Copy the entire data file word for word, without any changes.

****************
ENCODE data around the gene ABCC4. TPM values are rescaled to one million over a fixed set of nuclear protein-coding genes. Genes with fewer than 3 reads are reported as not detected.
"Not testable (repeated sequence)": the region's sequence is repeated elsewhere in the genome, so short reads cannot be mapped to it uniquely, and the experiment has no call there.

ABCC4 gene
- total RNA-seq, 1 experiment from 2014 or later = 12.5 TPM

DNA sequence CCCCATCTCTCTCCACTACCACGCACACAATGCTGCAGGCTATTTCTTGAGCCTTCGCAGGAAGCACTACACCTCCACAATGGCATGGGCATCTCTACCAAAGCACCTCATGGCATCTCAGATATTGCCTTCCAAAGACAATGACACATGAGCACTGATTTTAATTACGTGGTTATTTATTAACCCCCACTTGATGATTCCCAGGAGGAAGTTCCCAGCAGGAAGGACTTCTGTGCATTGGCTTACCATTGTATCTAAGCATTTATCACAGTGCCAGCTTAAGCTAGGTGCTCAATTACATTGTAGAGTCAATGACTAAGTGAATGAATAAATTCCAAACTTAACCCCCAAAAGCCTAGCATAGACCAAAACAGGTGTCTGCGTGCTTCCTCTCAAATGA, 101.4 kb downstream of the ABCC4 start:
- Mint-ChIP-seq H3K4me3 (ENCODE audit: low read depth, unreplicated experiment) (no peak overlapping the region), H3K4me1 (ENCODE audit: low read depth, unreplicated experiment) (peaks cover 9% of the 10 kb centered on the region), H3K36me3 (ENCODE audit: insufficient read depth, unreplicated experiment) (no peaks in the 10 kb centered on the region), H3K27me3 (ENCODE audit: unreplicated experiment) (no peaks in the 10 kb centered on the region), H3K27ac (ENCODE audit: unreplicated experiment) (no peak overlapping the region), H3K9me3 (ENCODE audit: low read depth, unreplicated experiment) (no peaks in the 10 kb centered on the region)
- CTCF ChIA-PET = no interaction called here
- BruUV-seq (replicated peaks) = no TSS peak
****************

ENCODE data around the gene ABCC4. TPM values are rescaled to one million over a fixed set of nuclear protein-coding genes. Genes with fewer than 3 reads are reported as not detected.
"Not testable (repeated sequence)": the region's sequence is repeated elsewhere in the genome, so short reads cannot be mapped to it uniquely, and the experiment has no call there.

ABCC4 gene
- total RNA-seq, 1 experiment from 2014 or later = 12.5 TPM

DNA sequence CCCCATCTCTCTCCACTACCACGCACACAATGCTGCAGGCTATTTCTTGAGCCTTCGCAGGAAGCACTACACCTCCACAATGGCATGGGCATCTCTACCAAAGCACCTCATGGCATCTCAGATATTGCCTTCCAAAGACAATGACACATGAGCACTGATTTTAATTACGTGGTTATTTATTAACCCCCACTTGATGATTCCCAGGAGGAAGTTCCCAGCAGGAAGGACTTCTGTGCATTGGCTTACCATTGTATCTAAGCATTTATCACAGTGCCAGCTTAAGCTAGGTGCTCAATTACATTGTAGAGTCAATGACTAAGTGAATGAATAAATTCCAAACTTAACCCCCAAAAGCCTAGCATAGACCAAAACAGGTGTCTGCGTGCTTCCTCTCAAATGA, 101.4 kb downstream of the ABCC4 start:
- Mint-ChIP-seq H3K4me3 (ENCODE audit: low read depth, unreplicated experiment) (no peak overlapping the region), H3K4me1 (ENCODE audit: low read depth, unreplicated experiment) (peaks cover 9% of the 10 kb centered on the region), H3K36me3 (ENCODE audit: insufficient read depth, unreplicated experiment) (no peaks in the 10 kb centered on the region), H3K27me3 (ENCODE audit: unreplicated experiment) (no peaks in the 10 kb centered on the region), H3K27ac (ENCODE audit: unreplicated experiment) (no peak overlapping the region), H3K9me3 (ENCODE audit: low read depth, unreplicated experiment) (no peaks in the 10 kb centered on the region)
- CTCF ChIA-PET = no interaction called here
- BruUV-seq (replicated peaks) = no TSS peak